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Explaining ethnic variations in adolescent mental health: a secondary analysis of the Millennium Cohort Study

Ahmad, G., McManus, S. ORCID: 0000-0003-2711-0819, Bécares, L., Hatch, S. L. and Das-Munshi, J. (2021). Explaining ethnic variations in adolescent mental health: a secondary analysis of the Millennium Cohort Study. Social Psychiatry and Psychiatric Epidemiology, doi: 10.1007/s00127-021-02167-w

Abstract

Purpose
The relationship between ethnicity and adolescent mental health was investigated using cross-sectional data from the nationally representative UK Millennium Cohort Study.

Methods
Parental Strengths and Difficulties Questionnaire reports identified mental health problems in 10,357 young people aged 14 (n = 2042 from ethnic minority backgrounds: Mixed n = 492, Indian n = 275, Pakistani n = 496, Bangladeshi n = 221, Black Caribbean n = 102, Black African n = 187, Other Ethnic Group n = 269). Univariable logistic regression models investigated associations between each factor and outcome; a bivariable model investigated whether household income explained differences by ethnicity, and a multivariable model additionally adjusted for factors of social support (self-assessed support, parental relationship), participation (socialising, organised activities, religious attendance), and adversity (bullying, victimisation, substance use). Results were stratified by sex as evidence of a sex/ethnicity interaction was found (P = 0.0002).

Results
There were lower unadjusted odds for mental health problems in boys from Black African (OR 0.15, 95% CI 0.04–0.61) and Indian backgrounds (OR 0.42, 95% CI 0.21–0.86) compared to White peers. After adjustment for income, odds were lower in boys from Black African (OR 0.10, 95% CI 0.02–0.38), Indian (OR 0.40, 95% CI 0.21–0.77), and Pakistani (OR 0.49, 95% CI 0.27–0.89) backgrounds, and girls from Bangladeshi (OR 0.18, 95% CI 0.05–0.65) and Pakistani (OR 0.63, 95% CI 0.41–0.99) backgrounds. After further adjustment for social support, participation, and adversity factors, only boys from a Black African background had lower odds (OR 0.16, 95% CI 0.03–0.71) of mental health problems.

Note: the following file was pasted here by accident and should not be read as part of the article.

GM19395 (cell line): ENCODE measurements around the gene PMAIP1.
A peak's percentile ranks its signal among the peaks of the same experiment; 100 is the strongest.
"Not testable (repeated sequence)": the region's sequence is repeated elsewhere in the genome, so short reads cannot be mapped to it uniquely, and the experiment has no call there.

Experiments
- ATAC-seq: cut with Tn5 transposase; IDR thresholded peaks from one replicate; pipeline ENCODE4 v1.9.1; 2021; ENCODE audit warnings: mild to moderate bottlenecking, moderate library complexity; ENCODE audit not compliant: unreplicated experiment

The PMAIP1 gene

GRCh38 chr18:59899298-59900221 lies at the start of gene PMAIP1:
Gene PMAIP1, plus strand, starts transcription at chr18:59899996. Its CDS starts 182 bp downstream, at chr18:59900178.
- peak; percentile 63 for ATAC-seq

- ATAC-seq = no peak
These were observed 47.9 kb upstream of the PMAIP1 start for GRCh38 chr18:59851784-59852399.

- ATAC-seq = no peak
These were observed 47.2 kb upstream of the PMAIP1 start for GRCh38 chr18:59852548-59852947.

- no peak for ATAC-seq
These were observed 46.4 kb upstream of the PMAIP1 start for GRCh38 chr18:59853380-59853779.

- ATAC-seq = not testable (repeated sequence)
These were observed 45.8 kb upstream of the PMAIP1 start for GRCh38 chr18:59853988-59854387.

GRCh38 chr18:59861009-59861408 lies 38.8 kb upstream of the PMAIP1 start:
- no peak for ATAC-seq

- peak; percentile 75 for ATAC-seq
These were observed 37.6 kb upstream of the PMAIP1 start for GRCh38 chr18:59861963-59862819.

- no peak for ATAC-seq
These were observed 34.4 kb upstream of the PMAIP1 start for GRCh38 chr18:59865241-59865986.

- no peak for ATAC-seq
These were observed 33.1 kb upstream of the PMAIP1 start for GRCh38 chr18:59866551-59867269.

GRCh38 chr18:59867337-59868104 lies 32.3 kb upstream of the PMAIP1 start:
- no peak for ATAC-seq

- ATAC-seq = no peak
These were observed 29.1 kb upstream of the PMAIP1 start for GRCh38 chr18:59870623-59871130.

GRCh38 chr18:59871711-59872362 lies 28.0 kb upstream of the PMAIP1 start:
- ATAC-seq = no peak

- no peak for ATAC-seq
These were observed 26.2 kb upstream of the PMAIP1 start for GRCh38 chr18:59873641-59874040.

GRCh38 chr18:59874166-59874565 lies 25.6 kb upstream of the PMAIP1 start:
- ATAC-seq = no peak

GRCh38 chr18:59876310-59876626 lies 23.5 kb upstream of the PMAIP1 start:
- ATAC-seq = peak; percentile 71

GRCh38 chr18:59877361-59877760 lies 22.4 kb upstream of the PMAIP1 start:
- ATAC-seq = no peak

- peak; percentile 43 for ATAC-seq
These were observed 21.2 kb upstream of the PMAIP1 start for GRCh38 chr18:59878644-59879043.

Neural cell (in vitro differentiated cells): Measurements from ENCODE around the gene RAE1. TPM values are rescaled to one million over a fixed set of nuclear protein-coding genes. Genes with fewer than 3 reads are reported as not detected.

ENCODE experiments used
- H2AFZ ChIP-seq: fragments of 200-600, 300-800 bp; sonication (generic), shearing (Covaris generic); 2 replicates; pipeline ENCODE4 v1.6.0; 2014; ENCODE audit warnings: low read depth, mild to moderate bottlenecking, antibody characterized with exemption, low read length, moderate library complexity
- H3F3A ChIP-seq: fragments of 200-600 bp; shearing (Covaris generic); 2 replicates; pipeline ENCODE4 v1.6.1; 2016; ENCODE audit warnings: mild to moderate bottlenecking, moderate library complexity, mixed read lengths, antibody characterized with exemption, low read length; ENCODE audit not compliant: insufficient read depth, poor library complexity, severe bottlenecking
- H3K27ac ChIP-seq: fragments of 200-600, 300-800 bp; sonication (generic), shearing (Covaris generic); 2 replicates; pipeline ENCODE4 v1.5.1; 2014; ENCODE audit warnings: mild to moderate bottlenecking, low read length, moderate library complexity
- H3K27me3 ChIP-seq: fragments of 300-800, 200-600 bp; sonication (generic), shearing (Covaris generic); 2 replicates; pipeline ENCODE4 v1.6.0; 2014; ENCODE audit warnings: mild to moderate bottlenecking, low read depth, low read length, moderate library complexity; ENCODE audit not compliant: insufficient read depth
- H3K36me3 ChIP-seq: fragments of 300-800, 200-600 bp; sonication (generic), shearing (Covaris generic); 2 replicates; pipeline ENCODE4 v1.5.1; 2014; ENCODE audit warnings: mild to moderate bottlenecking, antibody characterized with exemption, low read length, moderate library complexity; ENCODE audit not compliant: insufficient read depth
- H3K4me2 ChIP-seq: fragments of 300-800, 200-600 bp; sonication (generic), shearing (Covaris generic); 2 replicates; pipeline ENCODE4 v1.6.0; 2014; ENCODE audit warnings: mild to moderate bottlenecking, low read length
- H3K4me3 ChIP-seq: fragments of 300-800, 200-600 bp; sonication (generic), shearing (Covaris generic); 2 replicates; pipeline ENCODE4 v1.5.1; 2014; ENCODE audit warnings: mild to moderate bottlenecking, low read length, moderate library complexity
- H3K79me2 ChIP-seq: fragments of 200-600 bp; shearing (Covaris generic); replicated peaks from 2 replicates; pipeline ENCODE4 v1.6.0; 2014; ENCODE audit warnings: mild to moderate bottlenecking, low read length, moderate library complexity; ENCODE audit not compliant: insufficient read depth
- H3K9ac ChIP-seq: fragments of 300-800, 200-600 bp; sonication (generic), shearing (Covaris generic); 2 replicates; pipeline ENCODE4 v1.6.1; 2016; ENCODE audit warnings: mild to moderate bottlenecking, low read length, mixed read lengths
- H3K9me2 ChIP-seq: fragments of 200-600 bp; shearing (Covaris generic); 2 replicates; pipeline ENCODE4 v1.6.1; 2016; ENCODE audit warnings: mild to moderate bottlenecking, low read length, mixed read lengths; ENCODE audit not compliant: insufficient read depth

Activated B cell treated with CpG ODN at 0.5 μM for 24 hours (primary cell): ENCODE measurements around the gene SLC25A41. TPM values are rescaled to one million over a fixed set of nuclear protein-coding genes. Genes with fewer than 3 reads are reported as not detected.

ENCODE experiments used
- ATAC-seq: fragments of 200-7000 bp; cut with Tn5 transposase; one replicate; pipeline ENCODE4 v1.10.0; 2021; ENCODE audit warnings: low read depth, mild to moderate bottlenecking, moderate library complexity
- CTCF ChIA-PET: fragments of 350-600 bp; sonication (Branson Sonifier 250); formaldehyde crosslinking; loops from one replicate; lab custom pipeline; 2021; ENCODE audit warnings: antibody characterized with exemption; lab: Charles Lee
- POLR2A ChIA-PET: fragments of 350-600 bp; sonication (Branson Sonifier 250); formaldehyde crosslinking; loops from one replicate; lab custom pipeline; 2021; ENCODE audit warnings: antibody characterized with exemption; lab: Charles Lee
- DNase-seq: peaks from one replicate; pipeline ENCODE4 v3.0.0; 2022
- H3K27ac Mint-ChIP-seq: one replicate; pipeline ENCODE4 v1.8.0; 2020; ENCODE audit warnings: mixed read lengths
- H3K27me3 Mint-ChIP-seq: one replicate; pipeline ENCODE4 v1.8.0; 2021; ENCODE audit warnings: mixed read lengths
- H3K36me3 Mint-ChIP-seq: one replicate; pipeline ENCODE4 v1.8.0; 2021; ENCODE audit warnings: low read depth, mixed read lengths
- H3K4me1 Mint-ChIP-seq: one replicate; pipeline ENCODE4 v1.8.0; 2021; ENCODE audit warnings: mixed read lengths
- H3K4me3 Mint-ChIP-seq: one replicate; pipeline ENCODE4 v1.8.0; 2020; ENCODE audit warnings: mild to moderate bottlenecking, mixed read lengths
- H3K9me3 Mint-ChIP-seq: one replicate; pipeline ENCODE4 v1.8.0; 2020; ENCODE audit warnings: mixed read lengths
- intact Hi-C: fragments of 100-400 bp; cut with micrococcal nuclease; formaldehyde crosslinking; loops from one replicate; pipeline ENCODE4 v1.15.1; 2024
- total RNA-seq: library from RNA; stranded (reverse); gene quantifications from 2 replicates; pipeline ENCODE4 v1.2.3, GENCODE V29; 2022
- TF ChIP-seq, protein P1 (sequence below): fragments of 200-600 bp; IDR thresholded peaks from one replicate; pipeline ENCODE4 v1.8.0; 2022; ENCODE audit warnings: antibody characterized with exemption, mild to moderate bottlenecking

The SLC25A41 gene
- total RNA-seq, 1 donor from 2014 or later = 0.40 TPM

Conclusions
Household income confounded lower prevalence of mental health problems in some young people from Pakistani and Bangladeshi backgrounds; findings suggest ethnic differences are partly but not fully accounted for by income, social support, participation, and adversity. Addressing income inequalities and socially focused interventions may protect against mental health problems irrespective of ethnicity.

Publication Type: Article
Additional Information: This article is licensed under a Creative Commons Attribution 4.0 International License, which permits use, sharing, adaptation, distribution and reproduction in any medium or format, as long as you give appropriate credit to the original author(s) and the source, provide a link to the Creative Commons licence, and indicate if changes were made. The images or other third party material in this article are included in the article's Creative Commons licence, unless indicated otherwise in a credit line to the material. If material is not included in the article's Creative Commons licence and your intended use is not permitted by statutory regulation or exceeds the permitted use, you will need to obtain permission directly from the copyright holder. To view a copy of this licence, visit http://creativecommons.org/licenses/by/4.0/.
Publisher Keywords: Ethnicity, Mental health, Adolescence, Social factors, Inequalities
Subjects: B Philosophy. Psychology. Religion > BF Psychology
H Social Sciences > HT Communities. Classes. Races
R Medicine > RA Public aspects of medicine
Departments: School of Health Sciences
Date available in CRO: 25 Oct 2021 14:27
Date deposited: 25 October 2021
Date of acceptance: 26 August 2021
Date of first online publication: 24 October 2021
URI: https://openaccess.city.ac.uk/id/eprint/26944
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